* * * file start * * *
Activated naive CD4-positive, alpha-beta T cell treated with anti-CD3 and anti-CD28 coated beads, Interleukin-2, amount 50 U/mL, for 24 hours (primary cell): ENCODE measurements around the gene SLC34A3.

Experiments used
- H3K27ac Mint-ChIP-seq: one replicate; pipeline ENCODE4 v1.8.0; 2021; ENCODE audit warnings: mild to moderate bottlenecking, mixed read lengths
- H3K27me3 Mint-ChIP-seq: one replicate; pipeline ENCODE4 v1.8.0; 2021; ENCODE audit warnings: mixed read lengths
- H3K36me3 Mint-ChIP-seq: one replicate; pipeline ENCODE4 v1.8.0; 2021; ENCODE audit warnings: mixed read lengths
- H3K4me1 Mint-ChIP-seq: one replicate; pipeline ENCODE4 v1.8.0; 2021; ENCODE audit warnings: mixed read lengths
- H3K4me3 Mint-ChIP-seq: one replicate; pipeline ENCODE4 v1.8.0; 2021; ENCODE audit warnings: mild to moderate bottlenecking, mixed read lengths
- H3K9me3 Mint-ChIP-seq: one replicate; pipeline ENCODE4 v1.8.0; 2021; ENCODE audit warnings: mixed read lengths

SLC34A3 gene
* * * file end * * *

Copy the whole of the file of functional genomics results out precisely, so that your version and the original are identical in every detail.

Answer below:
Activated naive CD4-positive, alpha-beta T cell treated with anti-CD3 and anti-CD28 coated beads, Interleukin-2, amount 50 U/mL, for 24 hours (primary cell): ENCODE measurements around the gene SLC34A3.

Experiments used
- H3K27ac Mint-ChIP-seq: one replicate; pipeline ENCODE4 v1.8.0; 2021; ENCODE audit warnings: mild to moderate bottlenecking, mixed read lengths
- H3K27me3 Mint-ChIP-seq: one replicate; pipeline ENCODE4 v1.8.0; 2021; ENCODE audit warnings: mixed read lengths
- H3K36me3 Mint-ChIP-seq: one replicate; pipeline ENCODE4 v1.8.0; 2021; ENCODE audit warnings: mixed read lengths
- H3K4me1 Mint-ChIP-seq: one replicate; pipeline ENCODE4 v1.8.0; 2021; ENCODE audit warnings: mixed read lengths
- H3K4me3 Mint-ChIP-seq: one replicate; pipeline ENCODE4 v1.8.0; 2021; ENCODE audit warnings: mild to moderate bottlenecking, mixed read lengths
- H3K9me3 Mint-ChIP-seq: one replicate; pipeline ENCODE4 v1.8.0; 2021; ENCODE audit warnings: mixed read lengths

SLC34A3 gene